The IJVS Office is moving from it’s present position in the University of Southampton to an off-campus address from 15th October 1999. 

Please note our NEW numbers for contact as follows:

Office Phone:+44 (0) 1703 390935

Office Fax:+44 (0) 1703 390935

Office Email:ijvs@soton.ac.uk or louise@ijvs.demon.co.uk   UNCHANGED

Editor’s Fax+44 (0) 1962 776390  UNCHANGED



This is the first edition to be published under a new arrangement. Up until now our sponsors Perkin Elmer have funded the publication of IJVS from my office in the University of Southampton. Next week I hang up my boots – I’m retiring so my professorial office will close and we have decided to move off-campus. There are several very minor consequences as far as you the readers and contributors are concerned, of which the main ones are changes in contact numbers and addresses. My own editorial contacts remain the same as they always have been. Above are the new numbers, although they are headlined elsewhere in this edition.

What effect will this have on your Journal – NONE! The staff, Louise Martin, our Webmaster and myself will continue exactly as before except that I will have a little more time to dedicate to the Journal! (better had !? – Assistant Editor)

100th Subscriber

We have been keeping quiet about it but we were certain that during the Autumn of 1999, we would pass 1000 registered readers. The 1000th person to register was Libuse Pleserova from the Czech Republic, on 14th September .

Wouldn’t it be nice if we could reach 2000 next year! By the way, very few scientific journals have a circulation as big as ours – interesting thought! Couldn’t be anything to do with the fact that IJVS is FREE?

This Edition

We don’t normally talk much about future editions because somehow our plans always seems to come unstuck but we can announce that we will shortly produce an edition concentrating on Bio-Applications. Kai Griebenow has taken on the thankless task of editing it. Christmas and the Millennium New Year. We plan something light-hearted and different to mark the start of the year 2000, but NO I’m not telling you anything about it in advance!

During 2000 we will definitely include an edition dedicated to Surface Enhanced Raman Spectroscopy and it’s applications, to be edited by ZQ Tian at the University of Xiamen, China. I am also planning a Special Edition to bring you all up-to-speed on the calculation of vibrational frequencies and we will definitely highlight NIR during the year.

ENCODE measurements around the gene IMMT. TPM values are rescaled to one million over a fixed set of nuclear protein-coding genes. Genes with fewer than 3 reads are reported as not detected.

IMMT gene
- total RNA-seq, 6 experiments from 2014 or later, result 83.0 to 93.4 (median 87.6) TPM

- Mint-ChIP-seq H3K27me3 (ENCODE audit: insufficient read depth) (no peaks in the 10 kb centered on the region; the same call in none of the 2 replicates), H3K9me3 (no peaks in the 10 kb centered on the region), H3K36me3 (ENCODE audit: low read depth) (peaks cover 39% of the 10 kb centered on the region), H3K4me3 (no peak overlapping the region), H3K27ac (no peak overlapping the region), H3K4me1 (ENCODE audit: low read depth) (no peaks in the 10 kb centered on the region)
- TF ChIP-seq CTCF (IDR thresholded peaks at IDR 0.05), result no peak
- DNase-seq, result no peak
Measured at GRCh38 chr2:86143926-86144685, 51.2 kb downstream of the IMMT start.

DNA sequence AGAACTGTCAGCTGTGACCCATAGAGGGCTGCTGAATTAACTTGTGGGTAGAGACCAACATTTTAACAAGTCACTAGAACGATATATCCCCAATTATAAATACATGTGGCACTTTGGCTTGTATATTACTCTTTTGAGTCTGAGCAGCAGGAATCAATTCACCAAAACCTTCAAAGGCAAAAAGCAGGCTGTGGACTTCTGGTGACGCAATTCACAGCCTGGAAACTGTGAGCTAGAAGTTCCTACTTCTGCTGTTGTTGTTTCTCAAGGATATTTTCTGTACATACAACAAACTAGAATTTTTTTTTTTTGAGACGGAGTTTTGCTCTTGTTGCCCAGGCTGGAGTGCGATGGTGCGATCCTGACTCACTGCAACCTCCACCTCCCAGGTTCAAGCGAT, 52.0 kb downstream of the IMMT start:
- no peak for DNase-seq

Turning now to this edition – we have an excellent article from Ray Frost, Theo Kloprogge and Joelene Schmidt from Brisbane in Australia in which they show us all how valuable Raman is in the analysis of minerals. The subject isn’t really new and Raman has a long way to go before it will really augment the standard methods, but Ray and his colleagues are obviously convinced it will be a valuable method in a few years time. Read the paper and tell us all what you think.

I have a “bee in my bonnet” that the method we all used 30 years ago to present infrared data was one hell of a lot better than it is now! Oh no, I hear you all groan. When will the silly old duffer shut up? Have a look at what Anne de Paepe and I have to say and then send the blasts by e-mail.

I always thought infrared emission spectroscopy was an ultra specialised method really of value only in the most academic research – an opinion based solely and exclusively on ignorance. I have never run an i.r. emission spectrum! Well it seems things have moved along and Drs Friedrich and Zahn want to tell us exactly how. They characterise textile fibres this way

You will note that our notice board is really slim – Dear Reader has very little in it because you, the Dear Readers, are not sending in the goodies. I know you’ve all been at Conferences (on the beach!) but now we are all refreshed and bushy tailed get your keyboards going and send us some comments, questions and answers.

The submitted section – three very varied offerings – an applied paper on Raman applied to ceramics, another on the analysis of cerium oxide films followed by a completely different subject – normal coordinate analysis. Dr Dodoff’s paper reminded me that we really need a special edition on the calculation of vibrational frequencies.